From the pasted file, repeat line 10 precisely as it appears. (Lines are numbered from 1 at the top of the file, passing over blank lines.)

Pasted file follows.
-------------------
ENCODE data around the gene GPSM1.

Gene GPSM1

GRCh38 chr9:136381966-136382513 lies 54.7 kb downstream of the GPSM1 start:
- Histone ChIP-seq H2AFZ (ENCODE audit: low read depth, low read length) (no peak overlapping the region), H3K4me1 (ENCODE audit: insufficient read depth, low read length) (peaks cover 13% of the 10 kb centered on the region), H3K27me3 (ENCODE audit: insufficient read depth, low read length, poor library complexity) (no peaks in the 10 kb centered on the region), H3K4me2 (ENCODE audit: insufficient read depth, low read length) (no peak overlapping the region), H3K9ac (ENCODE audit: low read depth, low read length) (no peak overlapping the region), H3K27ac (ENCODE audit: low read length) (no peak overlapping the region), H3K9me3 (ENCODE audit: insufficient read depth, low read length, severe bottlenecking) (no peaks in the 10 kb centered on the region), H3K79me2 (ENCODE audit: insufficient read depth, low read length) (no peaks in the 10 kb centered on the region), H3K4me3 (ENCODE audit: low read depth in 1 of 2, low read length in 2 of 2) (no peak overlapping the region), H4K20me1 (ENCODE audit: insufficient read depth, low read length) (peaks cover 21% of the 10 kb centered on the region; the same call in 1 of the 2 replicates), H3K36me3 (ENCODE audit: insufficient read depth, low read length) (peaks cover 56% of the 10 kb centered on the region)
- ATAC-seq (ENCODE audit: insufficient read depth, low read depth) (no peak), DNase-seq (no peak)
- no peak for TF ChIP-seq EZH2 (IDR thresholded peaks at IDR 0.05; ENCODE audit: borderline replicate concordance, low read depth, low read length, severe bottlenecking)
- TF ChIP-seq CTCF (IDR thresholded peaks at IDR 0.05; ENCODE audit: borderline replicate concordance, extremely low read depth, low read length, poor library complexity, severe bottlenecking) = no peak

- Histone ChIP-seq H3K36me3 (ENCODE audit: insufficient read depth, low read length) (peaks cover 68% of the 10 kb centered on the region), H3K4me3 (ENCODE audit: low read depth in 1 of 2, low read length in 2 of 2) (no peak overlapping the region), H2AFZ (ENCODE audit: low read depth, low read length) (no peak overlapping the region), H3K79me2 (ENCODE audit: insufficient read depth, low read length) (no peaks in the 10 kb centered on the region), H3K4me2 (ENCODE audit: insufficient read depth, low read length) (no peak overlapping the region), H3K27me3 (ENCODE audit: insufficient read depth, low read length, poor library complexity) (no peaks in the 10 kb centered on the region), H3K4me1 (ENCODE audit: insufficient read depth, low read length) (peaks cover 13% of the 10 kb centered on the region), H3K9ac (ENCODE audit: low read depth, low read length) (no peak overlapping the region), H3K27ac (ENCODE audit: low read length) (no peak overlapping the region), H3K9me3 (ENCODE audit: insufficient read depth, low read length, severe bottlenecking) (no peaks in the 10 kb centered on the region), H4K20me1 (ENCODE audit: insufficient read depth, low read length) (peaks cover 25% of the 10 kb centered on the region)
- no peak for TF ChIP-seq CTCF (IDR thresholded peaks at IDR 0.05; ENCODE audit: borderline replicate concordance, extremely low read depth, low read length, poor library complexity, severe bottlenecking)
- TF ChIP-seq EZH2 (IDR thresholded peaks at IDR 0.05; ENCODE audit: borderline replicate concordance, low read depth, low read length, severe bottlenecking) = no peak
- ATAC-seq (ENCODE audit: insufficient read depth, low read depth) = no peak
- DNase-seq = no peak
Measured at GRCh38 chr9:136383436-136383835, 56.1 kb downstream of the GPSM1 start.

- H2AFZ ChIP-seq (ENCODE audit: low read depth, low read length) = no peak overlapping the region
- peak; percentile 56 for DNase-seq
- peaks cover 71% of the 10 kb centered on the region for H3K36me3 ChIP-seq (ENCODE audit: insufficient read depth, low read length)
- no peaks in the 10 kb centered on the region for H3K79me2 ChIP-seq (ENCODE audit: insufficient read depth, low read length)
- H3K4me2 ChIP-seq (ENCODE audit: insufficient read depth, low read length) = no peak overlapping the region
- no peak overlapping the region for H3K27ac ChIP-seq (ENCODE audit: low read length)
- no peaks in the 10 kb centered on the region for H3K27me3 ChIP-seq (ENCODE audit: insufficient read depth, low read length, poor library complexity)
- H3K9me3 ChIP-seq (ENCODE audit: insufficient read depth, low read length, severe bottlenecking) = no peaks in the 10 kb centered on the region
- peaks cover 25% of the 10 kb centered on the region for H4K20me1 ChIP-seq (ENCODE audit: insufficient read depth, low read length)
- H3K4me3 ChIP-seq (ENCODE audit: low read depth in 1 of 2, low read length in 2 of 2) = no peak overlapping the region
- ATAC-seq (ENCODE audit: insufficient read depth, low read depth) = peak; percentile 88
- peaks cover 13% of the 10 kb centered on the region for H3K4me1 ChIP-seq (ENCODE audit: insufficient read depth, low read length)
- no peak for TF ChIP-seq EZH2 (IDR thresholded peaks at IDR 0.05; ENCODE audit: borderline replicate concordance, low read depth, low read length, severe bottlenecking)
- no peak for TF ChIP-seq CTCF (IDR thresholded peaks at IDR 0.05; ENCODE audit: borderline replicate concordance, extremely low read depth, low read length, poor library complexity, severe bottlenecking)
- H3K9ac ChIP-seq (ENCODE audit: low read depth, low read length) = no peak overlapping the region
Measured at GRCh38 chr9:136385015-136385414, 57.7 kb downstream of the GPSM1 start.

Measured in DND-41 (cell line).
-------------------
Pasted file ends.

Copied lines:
- TF ChIP-seq EZH2 (IDR thresholded peaks at IDR 0.05; ENCODE audit: borderline replicate concordance, low read depth, low read length, severe bottlenecking) = no peak